In all the drawing figures, identical or identically functioning parts are identified by the same reference numerals. Unless anything to the contrary is mentioned or shown in the drawing, what is said and shown for one of the drawings applies to all the exemplary embodiments. Unless otherwise noted in the explanations, the details of the various exemplary embodiments can be combined with one another. The air guiding system 2 embodied in exemplary fashion and preferably selected for the description and drawing is composed essentially of a first air guiding part 4, a second air guiding part 6, a tube 8, and a design hood 10. In approximate terms, the first air guiding part 4, the second air guiding part 6, the tube 8 and the design hood 10 are the main components of the air guiding system 2.

In the ensuing description, the drawing figure is given in parentheses that shows that particular detail especially clearly.

The internal combustion engine selected has four cylinders and has a cylinder head 12. Of the engine, a small portion of a section through the cylinder head 12 is shown (FIG. 2). For the sake of simplicity, essentially only the outlines of the section through the cylinder head 12 are shown.

The cylinder head 12 belongs to an engine having at least one cylinder. Located in the cylinder are a displaceably supported piston (not shown, for the sake of simplicity), and a combustion chamber (also not shown, for the sake of simplicity). A gas inlet opening 14 leads into the combustion chamber of the engine. Through the gas inlet opening 14, air or a fuel-air mixture can reach the combustion chamber.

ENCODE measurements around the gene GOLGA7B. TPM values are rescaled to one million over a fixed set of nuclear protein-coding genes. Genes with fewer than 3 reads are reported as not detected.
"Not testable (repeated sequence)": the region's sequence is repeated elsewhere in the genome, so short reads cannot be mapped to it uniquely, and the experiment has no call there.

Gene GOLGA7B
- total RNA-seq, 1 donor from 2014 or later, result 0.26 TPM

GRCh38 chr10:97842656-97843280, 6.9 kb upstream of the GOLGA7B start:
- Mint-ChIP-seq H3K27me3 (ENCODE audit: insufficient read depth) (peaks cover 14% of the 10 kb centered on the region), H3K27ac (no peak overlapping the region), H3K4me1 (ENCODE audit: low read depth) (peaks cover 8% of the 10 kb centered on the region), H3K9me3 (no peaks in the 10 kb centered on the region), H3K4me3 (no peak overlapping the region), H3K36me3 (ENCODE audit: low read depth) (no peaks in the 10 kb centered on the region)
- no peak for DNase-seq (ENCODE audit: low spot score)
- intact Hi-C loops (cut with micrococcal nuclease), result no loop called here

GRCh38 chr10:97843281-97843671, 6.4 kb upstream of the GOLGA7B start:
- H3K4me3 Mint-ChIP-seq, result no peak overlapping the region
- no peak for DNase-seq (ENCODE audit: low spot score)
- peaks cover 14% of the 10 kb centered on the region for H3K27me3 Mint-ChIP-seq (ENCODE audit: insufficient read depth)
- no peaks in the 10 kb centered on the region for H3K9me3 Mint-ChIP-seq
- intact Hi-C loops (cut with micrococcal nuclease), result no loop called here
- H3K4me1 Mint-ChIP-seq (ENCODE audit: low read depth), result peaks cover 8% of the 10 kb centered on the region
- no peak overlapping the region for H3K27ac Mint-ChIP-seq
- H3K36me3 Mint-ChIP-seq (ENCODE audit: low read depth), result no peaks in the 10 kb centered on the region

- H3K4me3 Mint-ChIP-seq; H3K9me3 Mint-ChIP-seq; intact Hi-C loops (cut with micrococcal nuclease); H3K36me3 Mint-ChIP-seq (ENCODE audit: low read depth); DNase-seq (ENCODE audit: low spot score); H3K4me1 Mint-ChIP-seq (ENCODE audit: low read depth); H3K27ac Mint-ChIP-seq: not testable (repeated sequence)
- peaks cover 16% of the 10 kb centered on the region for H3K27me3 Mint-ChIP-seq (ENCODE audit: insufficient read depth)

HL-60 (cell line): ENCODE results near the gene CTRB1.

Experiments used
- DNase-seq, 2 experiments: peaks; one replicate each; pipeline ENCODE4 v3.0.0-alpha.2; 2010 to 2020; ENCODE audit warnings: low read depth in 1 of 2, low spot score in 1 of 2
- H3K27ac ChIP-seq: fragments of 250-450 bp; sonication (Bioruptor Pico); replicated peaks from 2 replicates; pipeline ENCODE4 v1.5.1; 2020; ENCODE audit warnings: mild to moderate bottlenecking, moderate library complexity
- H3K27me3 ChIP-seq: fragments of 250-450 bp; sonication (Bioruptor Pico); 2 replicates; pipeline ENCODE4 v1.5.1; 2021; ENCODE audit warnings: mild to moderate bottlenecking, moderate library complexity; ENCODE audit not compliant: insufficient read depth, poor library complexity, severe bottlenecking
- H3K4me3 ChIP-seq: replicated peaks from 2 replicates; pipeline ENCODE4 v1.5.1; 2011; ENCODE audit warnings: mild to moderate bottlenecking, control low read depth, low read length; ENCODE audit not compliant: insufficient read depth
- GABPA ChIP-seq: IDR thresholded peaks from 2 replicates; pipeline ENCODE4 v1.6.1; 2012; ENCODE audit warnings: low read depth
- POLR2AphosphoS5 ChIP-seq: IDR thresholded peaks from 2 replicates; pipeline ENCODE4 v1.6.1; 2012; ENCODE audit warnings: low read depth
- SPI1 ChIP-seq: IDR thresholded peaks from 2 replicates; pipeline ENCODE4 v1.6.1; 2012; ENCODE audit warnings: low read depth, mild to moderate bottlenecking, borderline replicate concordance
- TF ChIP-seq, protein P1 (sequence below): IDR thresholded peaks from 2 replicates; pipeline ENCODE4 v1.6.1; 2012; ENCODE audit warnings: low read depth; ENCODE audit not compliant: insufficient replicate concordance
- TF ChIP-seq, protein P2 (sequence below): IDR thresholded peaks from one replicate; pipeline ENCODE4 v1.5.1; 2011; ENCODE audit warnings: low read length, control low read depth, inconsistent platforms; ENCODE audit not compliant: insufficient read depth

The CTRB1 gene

The air guiding system 2 has an air inlet opening 16 (FIGS. 1, 2) and an outlet opening 18 (FIG. 2). A gas guiding tube leads through the air guiding system 2. The gas guiding tube will hereinafter be called the gas guiding chamber 20. The gas guiding chamber 20 begins at the air inlet opening 16 and leads via the outlet opening 18 into the gas inlet opening 14 of the cylinder head 12 of the engine.

Through the gas guiding chamber 20, air can flow in through the air inlet opening 16 and reach the combustion chamber of the engine. In the course of the air guiding system 2, air flowing through it can have fuel or a mixture added to it, depending on the type of engine and as needed.

To simplify the explanations of the exemplary embodiments, the gas guiding chamber 20 will be thought of as being divided into a plurality of parts. In accordance with this imaginary division, the gas guiding chamber 20 includes first an air inlet opening 16, which is adjoined downstream by an intake conduit 22 (FIGS. 1, 2). The intake conduit 22 serves at the same time as the filter installation space and receives an air filter 200, which will be described in further detail hereinafter. The intake conduit 22 is followed in the flow direction by three connecting conduits 23 (FIG. 1). In a post-filter chamber 26, the connecting conduits 23 come together again. Downstream of the post-filter chamber 26 is a calming conduit 27 (FIGS. 1, 2). The calming conduit 27 is followed by a connecting conduit 28 (FIG. 1). The connecting conduit 28 is located substantially inside the flexible tube 8. The connecting conduit 28 ends downstream in a throttle device 29 (FIGS. 1, 3). This is followed downstream by a connecting stub 30 (FIGS. 1, 3). The connecting stub 30 discharges into a gas distribution chamber 31 (FIGS. 1, 2). From the gas distribution chamber 31, a conduit 32 branches off (FIGS. 1, 2, 3). The conduit 32 carries the medium flowing through the air guiding system 2, or some of this medium, out of the gas distribution chamber 31 through the outlet opening 18 and through the gas inlet opening 14 into the combustion chamber of the engine. Because the preferably selected air guiding system 2 is provided as an example for an internal combustion engine with four combustion chambers, three further conduits 32 a, 32 b, 32 c (FIGS. 1, 3) branch off from the gas distribution chamber 31, parallel to the conduit 32; each of the conduits 32, 32 a, 32 b, 32 c leads to a respective combustion chamber of the four-cylinder engine.